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At first I thought it was a typo, but inserting the character 煜 into birthday wishes or the like seems to be common, e.g.

おめでとうございます
おめでとうございます
おめでとうございます

I have several problems:

  1. What does it mean?
    WWWJDIC has "bright, shining, brilliant", which sort of fits.

  2. How is it pronounced (if at all)?
    The readings given in WWWJDIC are イク, オウ, かがや・く, although none of them look like a particularly meaningful interjection.

  3. How is it typed?
    None of the readings イク, オウ, かがや・く, produce the character in my IME (although I do get 燠, which has the readings イク, オウ, おき and あたたか・い).

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okwave.jp/qa/q6382943.html seems to suggest that the codepoint for that character gets rendered as a banana emoji on cellphones, but honestly I have no experience with this and can't seem to find any other site which says the same thing, so I'll leave someone else to answer this question ;). (Especially since I don't know why someone would use a banana emoji in such expressions...) –  Darius Jahandarie Jun 4 '13 at 2:53
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バナナか…… I don't know why someone would use bananas. Maybe a different 携帯 provider uses them for something like ☆ or ★, which would make more sense... –  Earthliŋ Jun 4 '13 at 2:56
    
Indeed, I too was thinking ★ would make sense, given the kanji. It may be hard to find a source on that unless someone has a Japanese phone and can test emailing themselves such a character. –  Darius Jahandarie Jun 4 '13 at 2:59
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@DariusJahandarie Even if they have a Japanese phone, they might not have the same one as whoever decided to use that character. Probably the only way to be sure would be to find someone who used it and ask them what character it was on their phone. –  snailboat Jun 4 '13 at 13:55
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2 Answers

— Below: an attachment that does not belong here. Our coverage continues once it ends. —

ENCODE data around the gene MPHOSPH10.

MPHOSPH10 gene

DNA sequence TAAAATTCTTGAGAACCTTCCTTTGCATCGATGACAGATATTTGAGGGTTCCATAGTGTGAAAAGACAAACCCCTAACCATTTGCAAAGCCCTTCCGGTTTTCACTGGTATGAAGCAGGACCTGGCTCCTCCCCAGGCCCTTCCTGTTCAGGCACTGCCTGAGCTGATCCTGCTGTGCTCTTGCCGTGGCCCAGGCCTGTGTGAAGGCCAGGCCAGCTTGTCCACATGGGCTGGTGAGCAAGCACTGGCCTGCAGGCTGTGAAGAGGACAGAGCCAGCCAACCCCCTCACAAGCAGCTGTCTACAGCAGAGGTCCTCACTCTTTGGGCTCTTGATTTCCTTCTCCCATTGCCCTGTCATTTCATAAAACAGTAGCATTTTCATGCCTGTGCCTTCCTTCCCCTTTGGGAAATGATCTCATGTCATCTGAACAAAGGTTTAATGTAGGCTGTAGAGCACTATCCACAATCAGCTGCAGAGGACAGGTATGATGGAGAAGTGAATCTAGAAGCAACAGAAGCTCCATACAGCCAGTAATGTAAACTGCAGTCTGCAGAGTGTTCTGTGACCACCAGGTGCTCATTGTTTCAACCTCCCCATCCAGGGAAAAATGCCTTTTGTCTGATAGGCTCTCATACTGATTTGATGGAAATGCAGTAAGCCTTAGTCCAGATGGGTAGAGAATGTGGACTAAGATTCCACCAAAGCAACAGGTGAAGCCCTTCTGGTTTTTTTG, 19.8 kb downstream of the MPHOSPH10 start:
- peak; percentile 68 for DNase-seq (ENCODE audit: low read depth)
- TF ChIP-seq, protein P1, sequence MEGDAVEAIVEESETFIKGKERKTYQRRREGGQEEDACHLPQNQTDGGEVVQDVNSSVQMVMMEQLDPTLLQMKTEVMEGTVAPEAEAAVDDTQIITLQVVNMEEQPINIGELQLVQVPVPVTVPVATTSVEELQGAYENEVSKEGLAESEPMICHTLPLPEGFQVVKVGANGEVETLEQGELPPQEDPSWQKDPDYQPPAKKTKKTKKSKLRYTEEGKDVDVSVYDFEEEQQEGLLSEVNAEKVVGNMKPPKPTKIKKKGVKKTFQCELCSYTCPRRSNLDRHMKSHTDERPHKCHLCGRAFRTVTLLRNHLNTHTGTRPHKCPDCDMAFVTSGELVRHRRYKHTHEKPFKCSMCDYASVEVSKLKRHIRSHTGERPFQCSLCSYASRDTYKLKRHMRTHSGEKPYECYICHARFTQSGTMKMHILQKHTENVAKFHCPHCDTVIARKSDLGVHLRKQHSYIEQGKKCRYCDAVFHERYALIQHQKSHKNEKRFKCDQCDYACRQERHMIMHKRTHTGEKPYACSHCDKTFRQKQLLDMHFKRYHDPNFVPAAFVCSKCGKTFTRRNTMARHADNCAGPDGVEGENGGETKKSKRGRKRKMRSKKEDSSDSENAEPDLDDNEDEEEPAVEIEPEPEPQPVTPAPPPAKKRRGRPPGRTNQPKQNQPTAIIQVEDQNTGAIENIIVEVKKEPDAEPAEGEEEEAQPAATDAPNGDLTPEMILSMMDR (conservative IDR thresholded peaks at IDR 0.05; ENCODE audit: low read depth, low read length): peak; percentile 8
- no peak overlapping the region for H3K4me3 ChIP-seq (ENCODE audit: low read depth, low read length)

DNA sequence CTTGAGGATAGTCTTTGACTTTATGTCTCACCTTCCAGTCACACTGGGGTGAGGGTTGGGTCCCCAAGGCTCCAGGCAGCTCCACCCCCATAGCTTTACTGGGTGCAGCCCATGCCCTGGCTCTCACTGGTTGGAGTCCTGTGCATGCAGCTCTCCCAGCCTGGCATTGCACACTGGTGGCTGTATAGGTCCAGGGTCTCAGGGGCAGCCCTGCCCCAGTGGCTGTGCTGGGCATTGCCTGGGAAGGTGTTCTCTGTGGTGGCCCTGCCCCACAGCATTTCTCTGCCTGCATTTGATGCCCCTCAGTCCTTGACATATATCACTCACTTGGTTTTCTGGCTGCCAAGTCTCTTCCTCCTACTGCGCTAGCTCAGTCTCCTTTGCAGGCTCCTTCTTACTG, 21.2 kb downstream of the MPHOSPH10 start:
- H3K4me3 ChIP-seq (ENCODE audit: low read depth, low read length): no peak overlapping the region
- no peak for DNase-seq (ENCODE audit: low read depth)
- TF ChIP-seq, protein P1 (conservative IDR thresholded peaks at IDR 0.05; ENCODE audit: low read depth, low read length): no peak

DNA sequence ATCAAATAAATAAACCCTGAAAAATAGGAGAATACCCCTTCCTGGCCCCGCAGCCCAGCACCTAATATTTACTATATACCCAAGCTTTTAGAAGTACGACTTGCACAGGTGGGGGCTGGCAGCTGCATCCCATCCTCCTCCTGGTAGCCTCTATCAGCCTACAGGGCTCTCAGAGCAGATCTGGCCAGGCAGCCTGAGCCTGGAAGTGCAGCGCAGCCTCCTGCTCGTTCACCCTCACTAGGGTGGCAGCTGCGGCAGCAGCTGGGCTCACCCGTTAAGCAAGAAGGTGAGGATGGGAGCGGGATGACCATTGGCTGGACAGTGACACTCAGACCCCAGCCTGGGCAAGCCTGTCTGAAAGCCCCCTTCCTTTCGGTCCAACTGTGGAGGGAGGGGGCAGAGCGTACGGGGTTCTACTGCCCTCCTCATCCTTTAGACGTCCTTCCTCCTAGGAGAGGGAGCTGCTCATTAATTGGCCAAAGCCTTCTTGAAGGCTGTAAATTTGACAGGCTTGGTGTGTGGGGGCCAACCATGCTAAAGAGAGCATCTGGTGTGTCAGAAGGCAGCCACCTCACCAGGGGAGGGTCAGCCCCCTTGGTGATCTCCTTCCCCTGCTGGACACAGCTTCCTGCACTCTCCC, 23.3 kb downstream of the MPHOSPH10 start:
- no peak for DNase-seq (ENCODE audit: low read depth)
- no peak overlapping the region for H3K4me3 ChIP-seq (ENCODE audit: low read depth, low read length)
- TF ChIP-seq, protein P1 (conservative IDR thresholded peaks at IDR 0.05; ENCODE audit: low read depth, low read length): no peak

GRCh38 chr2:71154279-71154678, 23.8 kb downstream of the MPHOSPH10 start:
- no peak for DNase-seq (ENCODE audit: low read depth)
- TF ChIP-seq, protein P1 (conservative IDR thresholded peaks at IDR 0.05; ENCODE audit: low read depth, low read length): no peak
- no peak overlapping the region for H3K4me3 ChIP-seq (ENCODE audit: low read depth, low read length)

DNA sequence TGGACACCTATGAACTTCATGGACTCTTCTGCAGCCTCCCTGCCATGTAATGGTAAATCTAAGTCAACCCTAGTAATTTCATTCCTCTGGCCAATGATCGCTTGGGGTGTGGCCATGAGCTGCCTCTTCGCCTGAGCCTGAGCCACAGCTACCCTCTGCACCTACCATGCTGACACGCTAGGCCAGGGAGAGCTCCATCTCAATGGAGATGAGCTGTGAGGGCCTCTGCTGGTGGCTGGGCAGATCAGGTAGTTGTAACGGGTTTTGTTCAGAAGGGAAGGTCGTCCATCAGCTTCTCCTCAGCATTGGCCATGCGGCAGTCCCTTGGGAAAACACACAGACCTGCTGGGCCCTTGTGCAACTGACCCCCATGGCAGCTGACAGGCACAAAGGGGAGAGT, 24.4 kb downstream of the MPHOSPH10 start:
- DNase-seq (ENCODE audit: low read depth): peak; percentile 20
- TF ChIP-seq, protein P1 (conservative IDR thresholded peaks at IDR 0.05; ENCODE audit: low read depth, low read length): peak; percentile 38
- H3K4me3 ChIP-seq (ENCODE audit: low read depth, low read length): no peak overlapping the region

According to a very similar online discussion, @Darius and @Earthling are on the right track. 煜 is a non-keitai rendering of the "banana" emoji.

As for "Why banana?", this brief online chat suggests there's no literal meaning. Rather, it's for atmosphere, replacing the closing ○ mark with something brighter.

Cheers.

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I don't think that a banana symbol makes a lot of sense here. Also, if it was a banana used instead of a closing mark, it wouldn't appear in the middle as おめでとう。ございます... –  Earthliŋ Jun 4 '13 at 3:48
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What other explanation seems more logical to you? Note that this is written on that page: 因みに、「バナナ=煜」は、確か、au の場合の話であり、他のキャリアでは、もしかすると別の絵文字が「煜」になっているかもしれません。 (そこまでは調べていません) –  ssb Jun 4 '13 at 8:39
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If you're looking for 'sense', I should point out that the way young Japanese people type online often doesn't make sense either. It doesn't surprise me in the slightest to see bananas, stars, rabbits and playing card suits punctuating conversations. Think of them as a sort of meme, in the original sense of the word. –  Billy Jun 4 '13 at 9:22
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@ssb 妊娠をおめでとう煜ございます? I understand the page, I just don't believe that 煜 was intended to be a banana, nor something replacing a period. –  Earthliŋ Jun 4 '13 at 10:47
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Here's a character map including d.hatena.ne.jp/NAOI/20120106/1325844348 –  Jens Jensen Jun 4 '13 at 20:02
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up vote 5 down vote accepted

It is now clear that 煜 was never intended to mean anything related to the kanji. In that sense it is a typo introduced by reading a 携帯 message on a computer. I did find an alternative to the banana hypothesis, though:

maps to the smiley face (:D) on the SoftBank iPhone. (Helps if you have "accessibility" tools for people with impaired eyesight installed.)

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